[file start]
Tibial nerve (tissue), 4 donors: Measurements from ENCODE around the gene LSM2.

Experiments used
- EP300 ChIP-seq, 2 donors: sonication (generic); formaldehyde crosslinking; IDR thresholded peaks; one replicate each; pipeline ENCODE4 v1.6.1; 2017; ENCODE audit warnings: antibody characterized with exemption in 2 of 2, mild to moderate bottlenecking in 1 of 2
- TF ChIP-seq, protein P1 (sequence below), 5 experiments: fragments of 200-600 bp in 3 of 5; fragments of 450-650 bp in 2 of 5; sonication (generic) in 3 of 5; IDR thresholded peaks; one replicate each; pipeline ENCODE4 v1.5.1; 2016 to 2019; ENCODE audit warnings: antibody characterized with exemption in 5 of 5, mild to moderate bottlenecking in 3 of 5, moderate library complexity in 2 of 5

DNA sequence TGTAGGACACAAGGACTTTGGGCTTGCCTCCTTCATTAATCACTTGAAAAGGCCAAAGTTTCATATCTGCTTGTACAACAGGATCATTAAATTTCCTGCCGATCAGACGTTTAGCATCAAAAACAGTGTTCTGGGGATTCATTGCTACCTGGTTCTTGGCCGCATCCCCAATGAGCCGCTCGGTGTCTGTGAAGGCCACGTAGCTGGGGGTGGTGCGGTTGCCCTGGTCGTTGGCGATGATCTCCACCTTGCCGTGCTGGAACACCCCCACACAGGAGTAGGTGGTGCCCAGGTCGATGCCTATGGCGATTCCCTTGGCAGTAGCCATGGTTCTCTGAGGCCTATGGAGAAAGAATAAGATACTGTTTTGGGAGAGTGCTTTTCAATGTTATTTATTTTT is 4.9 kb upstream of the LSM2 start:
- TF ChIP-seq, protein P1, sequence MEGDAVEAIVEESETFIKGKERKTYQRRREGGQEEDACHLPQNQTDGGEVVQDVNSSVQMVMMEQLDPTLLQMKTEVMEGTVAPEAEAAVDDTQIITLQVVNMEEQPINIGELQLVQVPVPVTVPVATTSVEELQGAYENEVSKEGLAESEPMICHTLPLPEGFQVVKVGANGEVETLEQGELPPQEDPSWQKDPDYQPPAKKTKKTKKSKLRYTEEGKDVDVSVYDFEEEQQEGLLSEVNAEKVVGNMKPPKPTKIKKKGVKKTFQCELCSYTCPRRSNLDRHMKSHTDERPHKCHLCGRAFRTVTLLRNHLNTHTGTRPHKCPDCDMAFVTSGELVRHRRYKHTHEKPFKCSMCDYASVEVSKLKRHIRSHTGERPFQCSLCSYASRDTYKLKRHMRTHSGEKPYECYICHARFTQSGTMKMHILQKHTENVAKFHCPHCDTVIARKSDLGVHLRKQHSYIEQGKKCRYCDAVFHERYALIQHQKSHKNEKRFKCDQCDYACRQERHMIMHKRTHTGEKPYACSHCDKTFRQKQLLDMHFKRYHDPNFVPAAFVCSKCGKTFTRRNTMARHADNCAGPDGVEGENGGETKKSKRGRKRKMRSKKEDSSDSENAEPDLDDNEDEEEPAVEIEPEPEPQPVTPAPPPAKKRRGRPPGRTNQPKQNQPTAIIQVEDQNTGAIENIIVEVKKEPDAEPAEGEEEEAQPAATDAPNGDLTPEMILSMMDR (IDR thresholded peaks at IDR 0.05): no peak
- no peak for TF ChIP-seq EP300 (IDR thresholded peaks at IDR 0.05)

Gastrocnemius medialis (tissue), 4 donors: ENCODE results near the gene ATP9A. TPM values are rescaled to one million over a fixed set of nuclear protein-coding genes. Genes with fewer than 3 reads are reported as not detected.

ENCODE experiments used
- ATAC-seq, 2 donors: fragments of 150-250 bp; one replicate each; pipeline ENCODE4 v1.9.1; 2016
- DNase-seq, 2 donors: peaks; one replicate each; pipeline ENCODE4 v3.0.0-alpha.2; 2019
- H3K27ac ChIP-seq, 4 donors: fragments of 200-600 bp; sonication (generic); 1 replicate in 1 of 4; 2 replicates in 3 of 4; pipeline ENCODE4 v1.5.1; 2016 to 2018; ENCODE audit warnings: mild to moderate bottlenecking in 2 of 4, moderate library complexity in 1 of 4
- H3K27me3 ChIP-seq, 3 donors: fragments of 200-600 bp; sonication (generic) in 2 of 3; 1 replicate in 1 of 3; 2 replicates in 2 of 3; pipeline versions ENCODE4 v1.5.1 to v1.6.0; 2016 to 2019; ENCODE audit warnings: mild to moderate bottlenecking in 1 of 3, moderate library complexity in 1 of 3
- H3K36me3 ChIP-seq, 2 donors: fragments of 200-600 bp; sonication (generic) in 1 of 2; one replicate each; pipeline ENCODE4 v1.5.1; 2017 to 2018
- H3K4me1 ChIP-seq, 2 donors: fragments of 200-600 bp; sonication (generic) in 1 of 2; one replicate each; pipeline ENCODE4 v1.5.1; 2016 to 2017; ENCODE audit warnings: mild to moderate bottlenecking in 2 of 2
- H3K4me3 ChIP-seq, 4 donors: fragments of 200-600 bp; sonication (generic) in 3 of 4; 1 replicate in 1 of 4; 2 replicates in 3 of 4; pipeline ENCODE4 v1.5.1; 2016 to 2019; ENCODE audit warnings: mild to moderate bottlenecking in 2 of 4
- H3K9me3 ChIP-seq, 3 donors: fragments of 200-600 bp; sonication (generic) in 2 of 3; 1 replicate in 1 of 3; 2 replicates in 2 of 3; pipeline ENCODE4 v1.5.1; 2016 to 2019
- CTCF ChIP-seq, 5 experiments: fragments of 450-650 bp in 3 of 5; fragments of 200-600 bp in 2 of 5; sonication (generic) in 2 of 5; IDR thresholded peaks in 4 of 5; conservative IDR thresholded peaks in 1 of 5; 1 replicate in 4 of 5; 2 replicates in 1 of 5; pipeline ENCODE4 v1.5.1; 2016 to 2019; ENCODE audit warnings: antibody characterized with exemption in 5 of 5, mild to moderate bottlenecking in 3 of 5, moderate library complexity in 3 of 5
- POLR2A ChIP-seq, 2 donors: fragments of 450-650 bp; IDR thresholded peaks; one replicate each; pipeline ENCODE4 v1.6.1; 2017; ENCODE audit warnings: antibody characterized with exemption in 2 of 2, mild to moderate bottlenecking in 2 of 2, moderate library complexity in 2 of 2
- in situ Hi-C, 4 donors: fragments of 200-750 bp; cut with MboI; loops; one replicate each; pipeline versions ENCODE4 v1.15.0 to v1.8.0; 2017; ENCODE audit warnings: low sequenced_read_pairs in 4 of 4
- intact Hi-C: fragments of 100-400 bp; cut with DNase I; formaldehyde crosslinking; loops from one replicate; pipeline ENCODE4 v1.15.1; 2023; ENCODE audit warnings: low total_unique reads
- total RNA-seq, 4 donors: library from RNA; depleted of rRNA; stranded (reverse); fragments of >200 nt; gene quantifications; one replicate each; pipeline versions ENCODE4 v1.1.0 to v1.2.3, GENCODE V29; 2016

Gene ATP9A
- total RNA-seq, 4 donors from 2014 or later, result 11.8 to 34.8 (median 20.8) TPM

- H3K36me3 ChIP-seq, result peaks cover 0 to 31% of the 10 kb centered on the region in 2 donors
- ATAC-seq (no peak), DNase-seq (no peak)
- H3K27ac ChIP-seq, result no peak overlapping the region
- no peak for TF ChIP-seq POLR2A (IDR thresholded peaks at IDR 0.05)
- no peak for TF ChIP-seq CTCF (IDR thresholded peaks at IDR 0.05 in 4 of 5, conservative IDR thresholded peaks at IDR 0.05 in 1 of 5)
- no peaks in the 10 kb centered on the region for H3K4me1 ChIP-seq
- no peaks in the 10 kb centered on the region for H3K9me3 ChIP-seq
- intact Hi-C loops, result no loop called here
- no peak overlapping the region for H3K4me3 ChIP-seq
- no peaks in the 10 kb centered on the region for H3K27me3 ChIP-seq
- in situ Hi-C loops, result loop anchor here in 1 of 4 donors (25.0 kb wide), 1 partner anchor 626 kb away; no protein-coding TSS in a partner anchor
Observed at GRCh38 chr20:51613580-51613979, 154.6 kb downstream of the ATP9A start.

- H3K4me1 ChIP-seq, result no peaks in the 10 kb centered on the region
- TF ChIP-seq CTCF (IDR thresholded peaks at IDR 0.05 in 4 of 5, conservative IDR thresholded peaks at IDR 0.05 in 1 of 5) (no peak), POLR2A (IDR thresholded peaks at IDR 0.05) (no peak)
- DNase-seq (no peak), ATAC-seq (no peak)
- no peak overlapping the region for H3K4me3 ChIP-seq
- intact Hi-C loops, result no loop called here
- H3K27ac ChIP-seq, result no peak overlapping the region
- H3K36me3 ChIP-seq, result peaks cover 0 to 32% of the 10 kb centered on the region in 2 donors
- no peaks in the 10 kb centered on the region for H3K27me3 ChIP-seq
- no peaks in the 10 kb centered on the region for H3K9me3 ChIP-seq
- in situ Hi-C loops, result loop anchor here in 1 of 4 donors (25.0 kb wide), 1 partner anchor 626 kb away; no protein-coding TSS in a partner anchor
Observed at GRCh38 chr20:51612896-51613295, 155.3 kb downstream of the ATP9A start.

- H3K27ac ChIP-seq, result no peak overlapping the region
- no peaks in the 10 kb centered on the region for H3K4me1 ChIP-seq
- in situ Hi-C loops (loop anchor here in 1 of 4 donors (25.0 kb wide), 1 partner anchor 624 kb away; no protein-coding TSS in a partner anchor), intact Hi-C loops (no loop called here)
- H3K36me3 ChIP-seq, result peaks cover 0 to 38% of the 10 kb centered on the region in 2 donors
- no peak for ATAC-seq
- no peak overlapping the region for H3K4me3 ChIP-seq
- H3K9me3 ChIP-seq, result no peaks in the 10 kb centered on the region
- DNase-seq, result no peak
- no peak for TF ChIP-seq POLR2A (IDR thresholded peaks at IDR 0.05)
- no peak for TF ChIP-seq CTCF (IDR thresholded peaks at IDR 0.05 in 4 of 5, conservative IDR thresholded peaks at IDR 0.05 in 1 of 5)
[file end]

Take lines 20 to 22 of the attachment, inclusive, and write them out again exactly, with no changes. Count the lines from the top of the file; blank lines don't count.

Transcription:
- in situ Hi-C, 4 donors: fragments of 200-750 bp; cut with MboI; loops; one replicate each; pipeline versions ENCODE4 v1.15.0 to v1.8.0; 2017; ENCODE audit warnings: low sequenced_read_pairs in 4 of 4
- intact Hi-C: fragments of 100-400 bp; cut with DNase I; formaldehyde crosslinking; loops from one replicate; pipeline ENCODE4 v1.15.1; 2023; ENCODE audit warnings: low total_unique reads
- total RNA-seq, 4 donors: library from RNA; depleted of rRNA; stranded (reverse); fragments of >200 nt; gene quantifications; one replicate each; pipeline versions ENCODE4 v1.1.0 to v1.2.3, GENCODE V29; 2016